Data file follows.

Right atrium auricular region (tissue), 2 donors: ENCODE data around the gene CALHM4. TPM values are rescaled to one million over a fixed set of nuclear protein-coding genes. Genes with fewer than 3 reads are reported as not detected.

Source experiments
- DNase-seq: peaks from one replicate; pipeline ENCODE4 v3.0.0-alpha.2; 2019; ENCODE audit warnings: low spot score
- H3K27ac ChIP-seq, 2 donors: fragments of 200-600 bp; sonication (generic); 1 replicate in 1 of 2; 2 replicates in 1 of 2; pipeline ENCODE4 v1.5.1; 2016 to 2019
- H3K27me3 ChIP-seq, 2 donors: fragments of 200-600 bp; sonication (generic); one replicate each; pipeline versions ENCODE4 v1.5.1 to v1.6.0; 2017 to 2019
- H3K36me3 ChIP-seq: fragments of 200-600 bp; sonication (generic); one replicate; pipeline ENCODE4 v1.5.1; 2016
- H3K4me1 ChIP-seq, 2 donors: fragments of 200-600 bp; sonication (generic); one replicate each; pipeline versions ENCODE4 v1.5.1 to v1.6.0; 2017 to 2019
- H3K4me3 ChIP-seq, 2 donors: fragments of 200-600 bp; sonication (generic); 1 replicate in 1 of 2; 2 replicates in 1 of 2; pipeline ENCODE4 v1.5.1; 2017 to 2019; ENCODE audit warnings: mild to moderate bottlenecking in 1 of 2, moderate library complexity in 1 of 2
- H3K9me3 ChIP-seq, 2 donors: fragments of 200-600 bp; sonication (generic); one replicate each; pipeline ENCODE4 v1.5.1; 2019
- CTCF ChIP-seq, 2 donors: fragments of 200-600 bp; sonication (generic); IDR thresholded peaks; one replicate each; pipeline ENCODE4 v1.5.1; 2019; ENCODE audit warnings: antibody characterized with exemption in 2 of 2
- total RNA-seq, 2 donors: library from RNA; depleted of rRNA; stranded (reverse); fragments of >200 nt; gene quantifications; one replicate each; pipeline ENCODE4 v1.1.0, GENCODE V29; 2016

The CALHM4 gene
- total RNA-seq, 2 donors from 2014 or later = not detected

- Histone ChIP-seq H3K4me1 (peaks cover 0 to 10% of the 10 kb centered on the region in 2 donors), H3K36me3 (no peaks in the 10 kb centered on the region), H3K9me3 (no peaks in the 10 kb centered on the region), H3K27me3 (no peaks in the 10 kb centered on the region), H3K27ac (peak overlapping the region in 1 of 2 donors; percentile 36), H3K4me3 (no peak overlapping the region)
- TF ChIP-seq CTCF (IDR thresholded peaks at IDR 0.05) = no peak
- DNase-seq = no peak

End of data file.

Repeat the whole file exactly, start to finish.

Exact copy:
Right atrium auricular region (tissue), 2 donors: ENCODE data around the gene CALHM4. TPM values are rescaled to one million over a fixed set of nuclear protein-coding genes. Genes with fewer than 3 reads are reported as not detected.

Source experiments
- DNase-seq: peaks from one replicate; pipeline ENCODE4 v3.0.0-alpha.2; 2019; ENCODE audit warnings: low spot score
- H3K27ac ChIP-seq, 2 donors: fragments of 200-600 bp; sonication (generic); 1 replicate in 1 of 2; 2 replicates in 1 of 2; pipeline ENCODE4 v1.5.1; 2016 to 2019
- H3K27me3 ChIP-seq, 2 donors: fragments of 200-600 bp; sonication (generic); one replicate each; pipeline versions ENCODE4 v1.5.1 to v1.6.0; 2017 to 2019
- H3K36me3 ChIP-seq: fragments of 200-600 bp; sonication (generic); one replicate; pipeline ENCODE4 v1.5.1; 2016
- H3K4me1 ChIP-seq, 2 donors: fragments of 200-600 bp; sonication (generic); one replicate each; pipeline versions ENCODE4 v1.5.1 to v1.6.0; 2017 to 2019
- H3K4me3 ChIP-seq, 2 donors: fragments of 200-600 bp; sonication (generic); 1 replicate in 1 of 2; 2 replicates in 1 of 2; pipeline ENCODE4 v1.5.1; 2017 to 2019; ENCODE audit warnings: mild to moderate bottlenecking in 1 of 2, moderate library complexity in 1 of 2
- H3K9me3 ChIP-seq, 2 donors: fragments of 200-600 bp; sonication (generic); one replicate each; pipeline ENCODE4 v1.5.1; 2019
- CTCF ChIP-seq, 2 donors: fragments of 200-600 bp; sonication (generic); IDR thresholded peaks; one replicate each; pipeline ENCODE4 v1.5.1; 2019; ENCODE audit warnings: antibody characterized with exemption in 2 of 2
- total RNA-seq, 2 donors: library from RNA; depleted of rRNA; stranded (reverse); fragments of >200 nt; gene quantifications; one replicate each; pipeline ENCODE4 v1.1.0, GENCODE V29; 2016

The CALHM4 gene
- total RNA-seq, 2 donors from 2014 or later = not detected

- Histone ChIP-seq H3K4me1 (peaks cover 0 to 10% of the 10 kb centered on the region in 2 donors), H3K36me3 (no peaks in the 10 kb centered on the region), H3K9me3 (no peaks in the 10 kb centered on the region), H3K27me3 (no peaks in the 10 kb centered on the region), H3K27ac (peak overlapping the region in 1 of 2 donors; percentile 36), H3K4me3 (no peak overlapping the region)
- TF ChIP-seq CTCF (IDR thresholded peaks at IDR 0.05) = no peak
- DNase-seq = no peak